Many Thanks! I don’t need a plastic bag

TEHERAN – Plastic pollution puts the whole world in hot water. In Iran, plastic bags make up the highest percentage of the total of 4 million plastic waste generated annually, so it is time to say no to plastic bags.

Plastic bags make up half a million tons of all plastic waste produced in the country annually. Every Iranian uses an average of three plastic bags a day, 96 percent of which end up in the garbage.

According to the World Population Review 2021, Iran ranks 17th in terms of plastic waste production.

The report also claims that around 500 billion plastic bags are used worldwide and plastic pollution is a global human-caused disaster.

Plastics are materials that are estimated to have decomposed for more than 450 years, and during that time they are converted into tiny particles called microplastics (plastic objects less than 5mm in diameter).

These materials can now even be found on the highest point in the world, Mount Everest. For this reason, July 11th has been named “International Plastic Bag Free Day” to draw the world’s attention to the environmental damage caused by plastic consumption.

Plastics remain in the environment for hundreds of years without decomposing, and their chemicals gradually end up in the soil and water, further contaminating them, killing animals and eventually ending up in the food chain.

Microplastics are the phenomenon of modern life today. The average usage time of any plastic bag in Iran is only 12 minutes, while in the past two years with the outbreak of the COVID-19 pandemic in the world, the use of plastic items such as gloves and disposable tableware has also increased more than ever.

Microplastics are everywhere

Microplastics have spread to all parts of the world – on land, air, food and even in the rain. Researchers have found these tiny particles in tissues and organs of the human body and even in the placenta of embryos.

A 2018 study found that microplastics pass through the human intestines and that these tiny particles can enter the lungs and cause a variety of diseases, including cancer.

Hundreds of studies also show that plastic bags and packaging are the deadliest plastic materials in the oceans, killing marine organisms like whales, dolphins, turtles and seabirds around the world.

Discarded fishing nets, medical gloves, and plastic gloves are very deadly compared to other litter that is thrown into the oceans and accidentally swallowed by animals.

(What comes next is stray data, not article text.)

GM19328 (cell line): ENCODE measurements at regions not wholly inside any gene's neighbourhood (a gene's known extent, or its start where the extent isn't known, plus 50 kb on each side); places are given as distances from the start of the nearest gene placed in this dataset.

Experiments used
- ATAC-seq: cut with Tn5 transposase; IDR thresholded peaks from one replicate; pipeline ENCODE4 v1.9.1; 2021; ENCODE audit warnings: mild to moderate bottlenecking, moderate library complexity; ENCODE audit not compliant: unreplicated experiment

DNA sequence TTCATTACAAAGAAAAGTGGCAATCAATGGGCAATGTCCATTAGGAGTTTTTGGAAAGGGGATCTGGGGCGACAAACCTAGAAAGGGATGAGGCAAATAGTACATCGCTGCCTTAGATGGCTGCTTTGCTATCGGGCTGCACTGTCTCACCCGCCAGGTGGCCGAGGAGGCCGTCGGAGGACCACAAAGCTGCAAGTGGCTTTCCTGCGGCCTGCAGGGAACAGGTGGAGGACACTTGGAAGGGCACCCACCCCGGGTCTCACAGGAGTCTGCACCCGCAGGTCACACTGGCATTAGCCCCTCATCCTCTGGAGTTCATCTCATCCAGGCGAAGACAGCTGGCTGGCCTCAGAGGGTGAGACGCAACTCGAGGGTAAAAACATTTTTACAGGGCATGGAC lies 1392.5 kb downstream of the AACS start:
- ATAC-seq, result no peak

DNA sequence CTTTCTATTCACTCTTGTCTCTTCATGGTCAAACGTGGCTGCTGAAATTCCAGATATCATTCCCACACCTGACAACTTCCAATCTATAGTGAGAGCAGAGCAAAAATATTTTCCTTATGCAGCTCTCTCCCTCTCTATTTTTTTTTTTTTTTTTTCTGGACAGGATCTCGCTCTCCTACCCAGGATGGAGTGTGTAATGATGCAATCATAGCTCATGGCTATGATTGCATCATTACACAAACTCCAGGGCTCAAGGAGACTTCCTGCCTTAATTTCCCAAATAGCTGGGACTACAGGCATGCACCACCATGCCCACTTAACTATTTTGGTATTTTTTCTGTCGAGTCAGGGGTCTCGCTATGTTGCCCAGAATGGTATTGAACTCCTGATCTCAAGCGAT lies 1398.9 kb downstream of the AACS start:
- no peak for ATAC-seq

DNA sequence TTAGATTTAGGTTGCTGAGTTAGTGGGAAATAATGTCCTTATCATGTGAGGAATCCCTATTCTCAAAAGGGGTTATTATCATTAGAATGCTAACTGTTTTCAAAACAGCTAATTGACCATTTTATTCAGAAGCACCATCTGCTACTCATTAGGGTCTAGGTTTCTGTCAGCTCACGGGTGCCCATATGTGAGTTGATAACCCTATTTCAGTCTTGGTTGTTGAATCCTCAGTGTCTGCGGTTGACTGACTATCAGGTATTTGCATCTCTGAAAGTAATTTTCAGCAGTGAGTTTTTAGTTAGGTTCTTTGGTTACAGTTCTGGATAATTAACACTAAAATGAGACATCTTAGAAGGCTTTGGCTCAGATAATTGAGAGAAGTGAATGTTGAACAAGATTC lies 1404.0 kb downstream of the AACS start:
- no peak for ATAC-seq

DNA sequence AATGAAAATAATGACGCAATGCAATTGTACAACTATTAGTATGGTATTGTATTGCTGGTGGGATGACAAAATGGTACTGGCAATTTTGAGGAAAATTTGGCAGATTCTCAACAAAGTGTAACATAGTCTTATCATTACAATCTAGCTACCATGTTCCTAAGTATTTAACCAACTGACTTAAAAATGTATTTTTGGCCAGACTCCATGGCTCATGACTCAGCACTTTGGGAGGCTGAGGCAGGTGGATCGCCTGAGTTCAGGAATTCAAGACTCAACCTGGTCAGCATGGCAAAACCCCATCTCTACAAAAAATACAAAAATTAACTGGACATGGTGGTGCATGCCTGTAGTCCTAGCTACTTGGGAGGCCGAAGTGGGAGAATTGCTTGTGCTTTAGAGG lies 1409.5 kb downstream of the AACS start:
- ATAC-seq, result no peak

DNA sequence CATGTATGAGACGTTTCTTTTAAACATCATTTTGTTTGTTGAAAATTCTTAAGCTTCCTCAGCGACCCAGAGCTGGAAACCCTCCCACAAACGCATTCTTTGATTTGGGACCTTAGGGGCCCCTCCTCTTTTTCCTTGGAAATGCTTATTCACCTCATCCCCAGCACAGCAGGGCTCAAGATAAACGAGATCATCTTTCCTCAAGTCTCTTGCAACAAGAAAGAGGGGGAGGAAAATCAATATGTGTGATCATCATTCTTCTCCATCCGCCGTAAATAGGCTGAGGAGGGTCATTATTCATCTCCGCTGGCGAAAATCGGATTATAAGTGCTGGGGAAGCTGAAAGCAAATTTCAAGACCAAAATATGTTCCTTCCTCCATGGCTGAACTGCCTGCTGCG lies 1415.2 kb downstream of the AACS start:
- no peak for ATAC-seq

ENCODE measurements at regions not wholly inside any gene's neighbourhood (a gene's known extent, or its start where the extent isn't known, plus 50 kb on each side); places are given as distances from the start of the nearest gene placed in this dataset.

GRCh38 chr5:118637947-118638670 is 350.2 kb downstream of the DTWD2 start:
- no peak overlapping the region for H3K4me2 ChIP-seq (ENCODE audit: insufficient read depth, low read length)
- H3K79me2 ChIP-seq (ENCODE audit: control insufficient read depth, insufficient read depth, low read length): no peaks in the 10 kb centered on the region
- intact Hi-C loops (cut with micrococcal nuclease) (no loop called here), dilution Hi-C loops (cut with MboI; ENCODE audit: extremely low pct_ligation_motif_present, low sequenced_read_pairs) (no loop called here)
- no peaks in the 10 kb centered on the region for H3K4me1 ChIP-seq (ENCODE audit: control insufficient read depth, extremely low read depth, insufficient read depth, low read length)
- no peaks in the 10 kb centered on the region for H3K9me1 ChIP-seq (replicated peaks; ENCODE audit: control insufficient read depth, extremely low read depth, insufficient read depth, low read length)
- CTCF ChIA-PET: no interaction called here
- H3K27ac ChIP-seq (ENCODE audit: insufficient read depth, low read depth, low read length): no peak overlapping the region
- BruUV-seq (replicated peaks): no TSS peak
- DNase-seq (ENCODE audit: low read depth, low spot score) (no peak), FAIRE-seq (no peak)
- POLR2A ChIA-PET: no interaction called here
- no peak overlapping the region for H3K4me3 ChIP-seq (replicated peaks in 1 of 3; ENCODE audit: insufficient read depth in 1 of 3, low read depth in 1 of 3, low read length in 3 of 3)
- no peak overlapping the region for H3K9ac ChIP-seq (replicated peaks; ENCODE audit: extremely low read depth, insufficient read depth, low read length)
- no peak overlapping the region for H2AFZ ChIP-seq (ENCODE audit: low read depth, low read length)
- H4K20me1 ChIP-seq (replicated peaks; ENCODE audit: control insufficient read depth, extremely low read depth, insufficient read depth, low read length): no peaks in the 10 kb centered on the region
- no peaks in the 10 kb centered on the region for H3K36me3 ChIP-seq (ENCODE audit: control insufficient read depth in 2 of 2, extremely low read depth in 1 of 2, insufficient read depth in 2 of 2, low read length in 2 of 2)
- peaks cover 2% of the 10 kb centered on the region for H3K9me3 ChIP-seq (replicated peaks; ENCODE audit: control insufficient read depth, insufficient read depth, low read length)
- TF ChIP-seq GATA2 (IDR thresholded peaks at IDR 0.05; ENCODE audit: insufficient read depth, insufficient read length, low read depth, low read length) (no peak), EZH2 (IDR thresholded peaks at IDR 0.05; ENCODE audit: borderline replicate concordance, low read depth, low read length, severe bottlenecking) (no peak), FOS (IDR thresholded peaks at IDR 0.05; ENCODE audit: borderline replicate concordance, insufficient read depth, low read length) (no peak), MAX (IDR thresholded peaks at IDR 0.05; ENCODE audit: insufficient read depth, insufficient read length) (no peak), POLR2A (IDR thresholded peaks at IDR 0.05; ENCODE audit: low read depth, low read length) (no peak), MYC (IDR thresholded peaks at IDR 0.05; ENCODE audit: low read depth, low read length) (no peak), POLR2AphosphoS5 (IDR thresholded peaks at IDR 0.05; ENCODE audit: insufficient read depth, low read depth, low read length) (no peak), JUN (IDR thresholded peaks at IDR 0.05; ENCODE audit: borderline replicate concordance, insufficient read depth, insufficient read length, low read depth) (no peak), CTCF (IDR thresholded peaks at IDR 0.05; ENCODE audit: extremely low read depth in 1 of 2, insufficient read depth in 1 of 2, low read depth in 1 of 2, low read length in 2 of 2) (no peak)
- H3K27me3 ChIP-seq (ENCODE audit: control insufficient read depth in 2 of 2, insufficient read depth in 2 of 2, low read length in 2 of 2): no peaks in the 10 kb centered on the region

According to researchers, ingestion of plastic materials is the biggest cause of the extinction of marine animals and 80 different animal species in the world, which is a terrible way to die as it doesn’t happen quickly and is probably not painless.

Plastic that ends up in the oceans triples in 20 years

A 2016 study showed that nearly 11 million tons of plastic end up in the oceans, and in 2020, results from a study showed the amount of plastic entering the oceans will triple by 2040 and the number by 2050 the fish will exceed.

In order to reduce the spread of microplastics, we must reduce the consumption of plastics worldwide and switch to environmentally friendly alternative products. Having a fabric shopping bag, using recyclable water bottles, and avoiding disposable spoons and forks are some of the ways to reduce plastic waste generation.

Payam Joharchi, Head of Waste Management Office of the DOE, announced in July 2020 that a bill to reduce the consumption of plastic bags, mentioned in 6 articles, was being prepared, focusing on incentive issues such as tax exemptions and aimed at reducing the production of plastic bags 20 percent annually.

It is also taking steps towards the production of renewable bags, which, given the importance of the employment issue, is planned for six years.

Hossein Abiri Golpayegani, an environmental activist, also said that deterring measures such as increasing the price of plastic bags and reducing the availability of these items to the public must be put in place to reduce the consumption of plastic bags.

In recent years, many countries have banned the production and consumption of plastic, including Bangladesh in 2002, Bhutan in 2007, Hong Kong in 2007, and the UK, selling reusable and recyclable bags instead.

Ireland, Taiwan, Italy, Switzerland, Germany, the Netherlands and Belgium are also trying or have been trying to levy high taxes and stop producing plastic bags.

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